Practice activities like yoga, or meditation, or taking walks when you're feeling down. This will not only help you work through those feelings in a positive way, it will actually be healthy for you, too.

6. Don't be afraid to show your vulnerability.

If you’re the partner who's usually “together” and often takes responsibility for your partner's feelings, try to be vulnerable to them.

Open up and ask for help. This will make you feel closer, help you bond, and make you feel safer in knowing you can depend on your partner to be there for you while still being your strong self.

7. Establish a "support" network.

It’s time to find a great support network, you can join support groups for people in codependent relationships, or if you’re not inclined to do that, find up to five people you feel comfortable to talk about your struggle with co-dependency.


Ask them to help keep you accountable to change without judgment. This may help open your eyes to behaviors you didn't even realize you were doing.

8. Do some research on boundaries.

Couples in codependent relationships have trouble figuring out where they end and their partner begins.

Figuring out "you" and your role in the relationship, as well as your own needs, will greatly help improve your viewpoint and feelings on being codependent.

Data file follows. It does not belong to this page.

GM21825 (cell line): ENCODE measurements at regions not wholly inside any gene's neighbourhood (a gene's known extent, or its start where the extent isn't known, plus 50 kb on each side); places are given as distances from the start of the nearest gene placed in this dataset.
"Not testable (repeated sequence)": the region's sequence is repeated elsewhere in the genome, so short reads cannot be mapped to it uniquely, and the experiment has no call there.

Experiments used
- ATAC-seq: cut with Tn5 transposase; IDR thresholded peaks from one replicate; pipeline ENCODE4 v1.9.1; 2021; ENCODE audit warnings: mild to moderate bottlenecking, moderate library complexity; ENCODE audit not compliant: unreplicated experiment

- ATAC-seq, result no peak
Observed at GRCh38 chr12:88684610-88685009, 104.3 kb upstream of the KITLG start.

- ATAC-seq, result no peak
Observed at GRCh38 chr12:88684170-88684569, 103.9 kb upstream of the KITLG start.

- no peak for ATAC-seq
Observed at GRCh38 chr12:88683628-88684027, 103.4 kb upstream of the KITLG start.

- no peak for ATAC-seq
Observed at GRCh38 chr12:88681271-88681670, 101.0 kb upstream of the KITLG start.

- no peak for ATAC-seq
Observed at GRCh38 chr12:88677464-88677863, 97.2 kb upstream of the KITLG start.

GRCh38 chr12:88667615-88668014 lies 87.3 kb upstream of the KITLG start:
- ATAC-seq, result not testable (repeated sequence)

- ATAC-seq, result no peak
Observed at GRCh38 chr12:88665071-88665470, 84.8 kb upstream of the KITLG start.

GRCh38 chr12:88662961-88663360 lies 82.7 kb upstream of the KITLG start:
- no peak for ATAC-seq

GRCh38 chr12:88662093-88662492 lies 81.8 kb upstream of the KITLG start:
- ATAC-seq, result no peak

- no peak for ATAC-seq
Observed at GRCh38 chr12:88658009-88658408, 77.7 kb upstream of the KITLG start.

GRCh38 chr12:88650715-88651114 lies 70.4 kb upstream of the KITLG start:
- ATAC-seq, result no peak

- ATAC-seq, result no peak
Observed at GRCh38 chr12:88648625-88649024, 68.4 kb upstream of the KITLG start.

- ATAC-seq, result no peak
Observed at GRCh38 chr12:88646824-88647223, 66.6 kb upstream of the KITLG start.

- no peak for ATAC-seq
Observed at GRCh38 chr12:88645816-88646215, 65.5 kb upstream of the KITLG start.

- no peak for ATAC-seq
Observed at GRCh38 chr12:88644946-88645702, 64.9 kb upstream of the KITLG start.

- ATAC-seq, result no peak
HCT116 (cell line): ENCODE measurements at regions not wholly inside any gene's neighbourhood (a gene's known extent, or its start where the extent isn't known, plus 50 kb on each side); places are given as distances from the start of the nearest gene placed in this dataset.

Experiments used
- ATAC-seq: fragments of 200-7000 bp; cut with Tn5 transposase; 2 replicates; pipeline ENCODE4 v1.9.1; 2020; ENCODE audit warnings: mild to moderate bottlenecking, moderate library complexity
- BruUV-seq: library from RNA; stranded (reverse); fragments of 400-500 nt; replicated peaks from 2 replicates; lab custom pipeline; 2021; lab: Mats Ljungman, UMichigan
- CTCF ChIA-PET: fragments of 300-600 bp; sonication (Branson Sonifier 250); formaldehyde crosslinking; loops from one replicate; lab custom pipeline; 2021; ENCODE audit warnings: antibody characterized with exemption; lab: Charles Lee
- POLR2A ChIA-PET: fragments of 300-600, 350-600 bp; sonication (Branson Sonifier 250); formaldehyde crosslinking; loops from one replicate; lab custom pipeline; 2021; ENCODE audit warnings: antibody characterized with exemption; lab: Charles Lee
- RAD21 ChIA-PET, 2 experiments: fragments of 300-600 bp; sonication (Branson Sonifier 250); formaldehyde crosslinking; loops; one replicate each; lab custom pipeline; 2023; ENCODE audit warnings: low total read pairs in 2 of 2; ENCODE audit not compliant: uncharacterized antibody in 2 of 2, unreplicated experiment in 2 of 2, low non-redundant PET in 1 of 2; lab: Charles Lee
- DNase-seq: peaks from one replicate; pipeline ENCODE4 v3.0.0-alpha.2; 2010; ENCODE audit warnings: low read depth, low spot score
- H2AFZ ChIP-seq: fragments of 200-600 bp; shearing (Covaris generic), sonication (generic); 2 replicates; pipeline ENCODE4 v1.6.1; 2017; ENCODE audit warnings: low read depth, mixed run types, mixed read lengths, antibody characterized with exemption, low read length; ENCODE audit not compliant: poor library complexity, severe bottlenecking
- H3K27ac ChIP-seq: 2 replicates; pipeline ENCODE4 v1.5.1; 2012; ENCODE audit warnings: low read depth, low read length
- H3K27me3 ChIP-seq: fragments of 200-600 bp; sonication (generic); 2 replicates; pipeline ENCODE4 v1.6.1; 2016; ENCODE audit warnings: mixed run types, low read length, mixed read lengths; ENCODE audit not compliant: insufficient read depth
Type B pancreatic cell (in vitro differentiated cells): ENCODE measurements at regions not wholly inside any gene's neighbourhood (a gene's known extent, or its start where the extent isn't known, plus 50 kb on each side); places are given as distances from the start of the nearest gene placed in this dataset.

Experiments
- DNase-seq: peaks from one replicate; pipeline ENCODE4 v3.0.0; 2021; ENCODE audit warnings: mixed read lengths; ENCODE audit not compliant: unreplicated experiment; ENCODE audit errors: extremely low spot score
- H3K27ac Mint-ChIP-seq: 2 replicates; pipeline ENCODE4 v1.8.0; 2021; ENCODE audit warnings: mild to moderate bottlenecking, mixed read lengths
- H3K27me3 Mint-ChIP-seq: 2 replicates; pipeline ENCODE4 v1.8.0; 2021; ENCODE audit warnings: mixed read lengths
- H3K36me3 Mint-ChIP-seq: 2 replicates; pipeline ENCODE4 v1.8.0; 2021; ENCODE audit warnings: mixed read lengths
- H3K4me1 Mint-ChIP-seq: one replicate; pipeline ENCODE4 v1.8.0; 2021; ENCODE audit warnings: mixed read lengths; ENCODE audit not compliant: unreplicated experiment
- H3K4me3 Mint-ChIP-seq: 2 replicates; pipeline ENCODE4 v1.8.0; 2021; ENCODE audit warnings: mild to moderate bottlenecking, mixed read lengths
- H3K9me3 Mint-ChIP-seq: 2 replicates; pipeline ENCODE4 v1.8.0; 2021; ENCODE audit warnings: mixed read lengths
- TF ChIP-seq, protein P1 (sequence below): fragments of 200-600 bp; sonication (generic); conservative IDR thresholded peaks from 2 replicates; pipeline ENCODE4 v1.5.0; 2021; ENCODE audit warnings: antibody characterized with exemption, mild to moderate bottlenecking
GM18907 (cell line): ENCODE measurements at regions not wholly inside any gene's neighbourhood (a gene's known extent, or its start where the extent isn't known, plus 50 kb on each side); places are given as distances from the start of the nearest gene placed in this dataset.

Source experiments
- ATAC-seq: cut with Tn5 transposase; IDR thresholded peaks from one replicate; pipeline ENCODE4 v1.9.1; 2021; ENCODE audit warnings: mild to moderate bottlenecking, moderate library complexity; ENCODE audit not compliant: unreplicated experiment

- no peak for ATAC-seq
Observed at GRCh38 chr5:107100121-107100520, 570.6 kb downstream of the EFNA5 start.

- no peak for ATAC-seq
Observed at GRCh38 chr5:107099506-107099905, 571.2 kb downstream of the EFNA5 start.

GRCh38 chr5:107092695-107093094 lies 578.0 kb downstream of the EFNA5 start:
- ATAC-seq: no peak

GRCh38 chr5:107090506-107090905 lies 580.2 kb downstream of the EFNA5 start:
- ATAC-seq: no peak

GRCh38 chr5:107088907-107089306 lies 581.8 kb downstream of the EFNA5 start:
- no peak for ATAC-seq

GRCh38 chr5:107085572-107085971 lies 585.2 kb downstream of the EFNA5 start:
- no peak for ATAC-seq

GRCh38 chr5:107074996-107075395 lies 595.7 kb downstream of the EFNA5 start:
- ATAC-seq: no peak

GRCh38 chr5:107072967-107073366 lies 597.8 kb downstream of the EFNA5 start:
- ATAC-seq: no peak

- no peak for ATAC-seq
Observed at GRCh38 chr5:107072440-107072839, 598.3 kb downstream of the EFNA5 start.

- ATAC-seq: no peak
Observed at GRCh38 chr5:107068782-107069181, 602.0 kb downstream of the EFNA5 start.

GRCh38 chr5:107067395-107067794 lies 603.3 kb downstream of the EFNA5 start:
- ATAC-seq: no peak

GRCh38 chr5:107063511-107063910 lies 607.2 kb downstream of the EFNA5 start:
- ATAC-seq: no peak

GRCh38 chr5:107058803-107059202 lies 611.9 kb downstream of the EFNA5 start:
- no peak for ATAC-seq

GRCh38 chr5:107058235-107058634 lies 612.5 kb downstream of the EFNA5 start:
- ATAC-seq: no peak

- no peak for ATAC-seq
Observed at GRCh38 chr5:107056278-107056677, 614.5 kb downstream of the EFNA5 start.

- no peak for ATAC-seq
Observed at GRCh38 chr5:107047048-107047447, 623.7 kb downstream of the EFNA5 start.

9. Sign up for couples' therapy.

This is to help identify what your triggers are and what your codependent behaviors are, too. They can be very subtle, and you’ve been using them your whole life to get your needs met.

10. Be gentle and understanding with yourself.

It takes time to change behavior, so don't expect that you won't be codependent overnight. This is a type of behavior you picked up along the way to meet your needs as a child, so it's been with you your whole life.

It’s served a purpose before, but now it's time to let those codependent behaviors go so you can become the strong, independent person you long to be.

You might be worried that you will never feel as close to your partner again if you give up being codependent. However, you will gain a greater sense of self, leaving you feeling calm, grateful, and more joyous than ever.


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Julia Nowland is a relationship therapist and founder of Whole Heart Relationships. She specializes in helping couples gain the independence and healthy relationship they need while createing a sense of fun so they can grow closer than ever.